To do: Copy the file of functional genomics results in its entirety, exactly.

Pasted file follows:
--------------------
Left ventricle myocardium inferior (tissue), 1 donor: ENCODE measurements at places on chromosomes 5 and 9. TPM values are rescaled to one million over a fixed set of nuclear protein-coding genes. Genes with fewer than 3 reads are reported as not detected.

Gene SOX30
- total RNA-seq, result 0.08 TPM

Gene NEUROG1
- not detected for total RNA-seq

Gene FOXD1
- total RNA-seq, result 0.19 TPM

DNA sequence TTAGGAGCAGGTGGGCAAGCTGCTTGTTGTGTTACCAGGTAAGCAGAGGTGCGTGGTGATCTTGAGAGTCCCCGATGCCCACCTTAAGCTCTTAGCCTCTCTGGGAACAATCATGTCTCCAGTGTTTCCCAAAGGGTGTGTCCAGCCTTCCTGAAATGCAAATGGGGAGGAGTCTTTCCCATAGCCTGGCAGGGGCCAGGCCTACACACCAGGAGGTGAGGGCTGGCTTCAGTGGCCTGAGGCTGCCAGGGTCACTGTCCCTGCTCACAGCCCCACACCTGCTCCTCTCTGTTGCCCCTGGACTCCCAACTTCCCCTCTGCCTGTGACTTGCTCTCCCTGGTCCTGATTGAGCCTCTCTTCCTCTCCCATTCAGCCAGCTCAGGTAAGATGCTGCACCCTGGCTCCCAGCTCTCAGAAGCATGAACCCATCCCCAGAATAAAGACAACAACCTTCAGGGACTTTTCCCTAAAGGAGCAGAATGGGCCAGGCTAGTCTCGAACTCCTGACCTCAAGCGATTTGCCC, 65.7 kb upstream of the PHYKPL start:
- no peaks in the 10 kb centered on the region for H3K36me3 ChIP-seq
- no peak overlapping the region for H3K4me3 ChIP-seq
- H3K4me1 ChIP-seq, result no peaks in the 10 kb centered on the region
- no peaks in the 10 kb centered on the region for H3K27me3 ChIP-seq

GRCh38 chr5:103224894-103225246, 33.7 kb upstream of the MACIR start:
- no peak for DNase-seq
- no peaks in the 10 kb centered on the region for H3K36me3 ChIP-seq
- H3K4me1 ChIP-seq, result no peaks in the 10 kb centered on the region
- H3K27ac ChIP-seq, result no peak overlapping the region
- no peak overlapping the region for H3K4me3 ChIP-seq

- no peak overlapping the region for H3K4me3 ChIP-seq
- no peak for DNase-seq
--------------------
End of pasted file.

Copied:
Left ventricle myocardium inferior (tissue), 1 donor: ENCODE measurements at places on chromosomes 5 and 9. TPM values are rescaled to one million over a fixed set of nuclear protein-coding genes. Genes with fewer than 3 reads are reported as not detected.

Gene SOX30
- total RNA-seq, result 0.08 TPM

Gene NEUROG1
- not detected for total RNA-seq

Gene FOXD1
- total RNA-seq, result 0.19 TPM

DNA sequence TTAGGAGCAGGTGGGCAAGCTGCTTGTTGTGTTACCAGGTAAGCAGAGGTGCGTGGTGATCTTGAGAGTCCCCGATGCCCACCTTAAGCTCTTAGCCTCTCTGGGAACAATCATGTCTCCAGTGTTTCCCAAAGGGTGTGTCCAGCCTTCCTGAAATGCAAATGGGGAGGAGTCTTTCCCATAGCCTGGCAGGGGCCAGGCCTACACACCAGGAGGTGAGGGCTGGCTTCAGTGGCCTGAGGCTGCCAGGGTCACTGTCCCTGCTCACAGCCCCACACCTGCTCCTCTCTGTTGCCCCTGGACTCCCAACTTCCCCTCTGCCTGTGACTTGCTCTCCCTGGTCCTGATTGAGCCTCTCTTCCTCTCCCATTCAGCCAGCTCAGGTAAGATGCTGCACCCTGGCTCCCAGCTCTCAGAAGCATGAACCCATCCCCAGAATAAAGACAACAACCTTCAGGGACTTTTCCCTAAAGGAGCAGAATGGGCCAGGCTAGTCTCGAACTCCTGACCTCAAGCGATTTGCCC, 65.7 kb upstream of the PHYKPL start:
- no peaks in the 10 kb centered on the region for H3K36me3 ChIP-seq
- no peak overlapping the region for H3K4me3 ChIP-seq
- H3K4me1 ChIP-seq, result no peaks in the 10 kb centered on the region
- no peaks in the 10 kb centered on the region for H3K27me3 ChIP-seq

GRCh38 chr5:103224894-103225246, 33.7 kb upstream of the MACIR start:
- no peak for DNase-seq
- no peaks in the 10 kb centered on the region for H3K36me3 ChIP-seq
- H3K4me1 ChIP-seq, result no peaks in the 10 kb centered on the region
- H3K27ac ChIP-seq, result no peak overlapping the region
- no peak overlapping the region for H3K4me3 ChIP-seq

- no peak overlapping the region for H3K4me3 ChIP-seq
- no peak for DNase-seq